Gregg County is a county located in the eastern part of the U.S. state of Texas. As of the 2010 census, its population was 121,730. Its county seat is Longview. The county is named for John Gregg, a Confederate general killed in action during the American Civil War.
Gregg County is part of the Longview, TX Metropolitan Statistical Area as well as the Longview–Marshall, TX Combined Statistical Area. Discovery of oil near Kilgore, Texas in October 1920 was the beginning of an oil boom that attracted workers to the county and expanded the population by more than 500% by 1940, according to the census. By that time, the economy had stabilized but the East Texas Oil Field, extending in five counties, has continued to be important to the county and region's economy.
This area was among early sections settled by United States immigrants before Texas became an independent republic and, after 1848, a state of the United States. It was an area developed as cotton plantations dependent on slave labor of African Americans. Lumbering of the pine forests was also pursued, especially in the early years of clearing the land for cultivation.
Gregg County was organized in 1873 after the American Civil War from portions of existing counties. When the Texas State Legislature convened in January 1873, Democratic representative B. W. Brown of Upshur County introduced a bill to create a new county from parts of Harrison, Rusk, and Upshur counties. He was likely trying to break up the black majority that dominated county politics in Harrison County. Under Brown's proposal, the county was to be named Roanoke, and Longview was to be the county seat. The proposed name was later changed to honor Texas leader and Confederate General John Gregg, and the county seat was determined by popular election.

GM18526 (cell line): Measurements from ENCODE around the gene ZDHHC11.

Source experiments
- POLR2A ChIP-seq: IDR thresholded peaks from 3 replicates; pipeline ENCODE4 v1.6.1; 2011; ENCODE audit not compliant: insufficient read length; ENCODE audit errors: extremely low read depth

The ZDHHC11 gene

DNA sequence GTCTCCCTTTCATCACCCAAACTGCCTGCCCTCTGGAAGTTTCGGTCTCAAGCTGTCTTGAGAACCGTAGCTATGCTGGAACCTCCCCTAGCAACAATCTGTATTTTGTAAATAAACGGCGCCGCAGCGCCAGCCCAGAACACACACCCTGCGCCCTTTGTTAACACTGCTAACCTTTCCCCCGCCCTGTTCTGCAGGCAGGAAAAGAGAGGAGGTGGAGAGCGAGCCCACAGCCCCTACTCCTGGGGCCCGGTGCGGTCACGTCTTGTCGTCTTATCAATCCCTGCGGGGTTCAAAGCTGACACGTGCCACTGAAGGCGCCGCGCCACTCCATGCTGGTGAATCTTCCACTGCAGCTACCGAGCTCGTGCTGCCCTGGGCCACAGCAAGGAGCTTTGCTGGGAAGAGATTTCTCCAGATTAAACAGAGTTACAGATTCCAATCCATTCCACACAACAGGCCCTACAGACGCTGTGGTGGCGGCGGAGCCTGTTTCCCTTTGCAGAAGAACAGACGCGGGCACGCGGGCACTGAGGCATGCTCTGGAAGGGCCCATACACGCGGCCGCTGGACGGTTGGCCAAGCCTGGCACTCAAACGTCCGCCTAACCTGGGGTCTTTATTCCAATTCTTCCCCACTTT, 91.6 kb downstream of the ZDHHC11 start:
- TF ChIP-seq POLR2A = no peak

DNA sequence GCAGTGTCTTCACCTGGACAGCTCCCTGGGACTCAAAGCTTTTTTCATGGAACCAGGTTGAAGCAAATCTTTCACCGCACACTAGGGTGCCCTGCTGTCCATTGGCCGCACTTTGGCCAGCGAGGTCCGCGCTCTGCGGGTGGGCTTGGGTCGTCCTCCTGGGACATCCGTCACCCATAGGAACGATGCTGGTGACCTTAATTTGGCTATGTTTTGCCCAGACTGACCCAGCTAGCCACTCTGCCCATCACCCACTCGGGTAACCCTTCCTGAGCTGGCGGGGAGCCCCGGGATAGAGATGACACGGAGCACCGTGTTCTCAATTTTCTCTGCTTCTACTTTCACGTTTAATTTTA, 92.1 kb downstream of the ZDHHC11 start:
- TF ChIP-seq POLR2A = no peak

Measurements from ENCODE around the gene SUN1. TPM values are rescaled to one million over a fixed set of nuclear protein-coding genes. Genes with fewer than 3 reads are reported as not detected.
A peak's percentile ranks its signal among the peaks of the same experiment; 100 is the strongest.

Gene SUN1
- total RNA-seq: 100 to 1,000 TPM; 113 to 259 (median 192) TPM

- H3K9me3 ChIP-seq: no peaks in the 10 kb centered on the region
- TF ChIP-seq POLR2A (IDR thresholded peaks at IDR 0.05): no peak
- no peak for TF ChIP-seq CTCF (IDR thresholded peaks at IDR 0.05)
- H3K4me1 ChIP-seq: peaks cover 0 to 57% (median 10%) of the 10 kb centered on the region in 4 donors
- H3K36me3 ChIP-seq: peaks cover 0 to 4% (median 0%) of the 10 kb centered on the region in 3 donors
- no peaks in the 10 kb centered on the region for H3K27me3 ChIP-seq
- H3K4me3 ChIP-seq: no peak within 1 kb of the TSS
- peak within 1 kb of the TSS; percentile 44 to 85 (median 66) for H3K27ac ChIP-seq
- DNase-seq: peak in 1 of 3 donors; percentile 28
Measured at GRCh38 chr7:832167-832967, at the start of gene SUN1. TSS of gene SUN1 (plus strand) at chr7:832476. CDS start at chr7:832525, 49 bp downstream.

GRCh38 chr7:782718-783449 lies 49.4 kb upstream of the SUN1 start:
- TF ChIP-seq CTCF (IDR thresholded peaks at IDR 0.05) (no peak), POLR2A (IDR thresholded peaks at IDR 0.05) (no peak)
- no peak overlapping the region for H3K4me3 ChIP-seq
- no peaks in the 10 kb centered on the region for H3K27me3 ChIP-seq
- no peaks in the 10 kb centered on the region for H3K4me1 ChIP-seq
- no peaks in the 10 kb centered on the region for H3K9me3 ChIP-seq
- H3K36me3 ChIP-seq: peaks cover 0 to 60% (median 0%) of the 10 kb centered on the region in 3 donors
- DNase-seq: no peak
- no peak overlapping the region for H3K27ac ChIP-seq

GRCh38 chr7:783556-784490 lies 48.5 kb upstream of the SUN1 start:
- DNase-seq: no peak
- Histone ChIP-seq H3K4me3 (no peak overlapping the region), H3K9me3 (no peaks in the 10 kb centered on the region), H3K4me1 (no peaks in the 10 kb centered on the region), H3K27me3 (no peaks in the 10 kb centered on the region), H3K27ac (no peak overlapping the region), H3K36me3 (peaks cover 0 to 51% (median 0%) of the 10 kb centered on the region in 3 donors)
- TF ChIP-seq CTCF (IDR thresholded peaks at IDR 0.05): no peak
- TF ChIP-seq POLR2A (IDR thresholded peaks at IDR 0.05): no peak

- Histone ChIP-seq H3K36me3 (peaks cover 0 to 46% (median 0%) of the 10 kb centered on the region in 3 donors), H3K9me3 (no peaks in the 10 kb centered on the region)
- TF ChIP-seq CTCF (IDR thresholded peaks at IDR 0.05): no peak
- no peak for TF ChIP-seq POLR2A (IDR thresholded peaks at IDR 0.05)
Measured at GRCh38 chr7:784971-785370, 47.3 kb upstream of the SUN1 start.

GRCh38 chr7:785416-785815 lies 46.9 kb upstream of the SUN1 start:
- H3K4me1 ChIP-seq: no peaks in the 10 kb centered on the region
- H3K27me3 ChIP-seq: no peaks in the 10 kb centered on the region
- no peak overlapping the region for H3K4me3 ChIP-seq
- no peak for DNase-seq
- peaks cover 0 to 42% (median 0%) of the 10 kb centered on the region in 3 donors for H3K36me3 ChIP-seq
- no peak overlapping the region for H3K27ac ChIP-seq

Harrison and Rusk counties resisted efforts to have portions of their territory assigned to Gregg County. When Gregg County was created, it first consisted of approximately taken from Upshur County, and the Sabine River was its southern boundary. In April 1874 about south of the Sabine River in Rusk County was added to Gregg County. The third portion, of about to be taken from Harrison County, was never realized. Many of its voters continued to elect Republicans to county offices.
By 1919 the county population was a total of 16,700, of which 8,160, or forty-eight percent, was black. Most were sharecroppers or tenant farmers raising cotton as a commodity crop. Members of the Negro Business League set up a cooperative store in Longview to compete with white merchants and offer African-American residents more choices for purchases. Beginning July 10, the town had a short-lived Longview Race Riot in which one black man was killed, and several black homes and properties were burned. It was quelled when the sheriff asked for Texas National Guard and other law enforcement. They established a curfew and military occupation.
Agricultural work declined during the Great Depression of the 1930s, and many African Americans continued to leave in the Great Migration north to find other work. In October 1930, oil was discovered in Henderson, Texas near Kilgore. Suddenly the county economy was booming, and the East Texas Oil Field attracted so many workers that county population increased by more than 500% by 1940. Growth stabilized but oil has continued to be important. County demographics changed as other workers were attracted to the area. In the early 21st century, slightly less than 20% of the population is African American.
Texas Attorney General John Ben Shepperd, who served from 1953-1957, maintained a ranch in Gregg County near his native Gladewater. He also served on the Gregg County Commissioners Court for a brief period in 1949.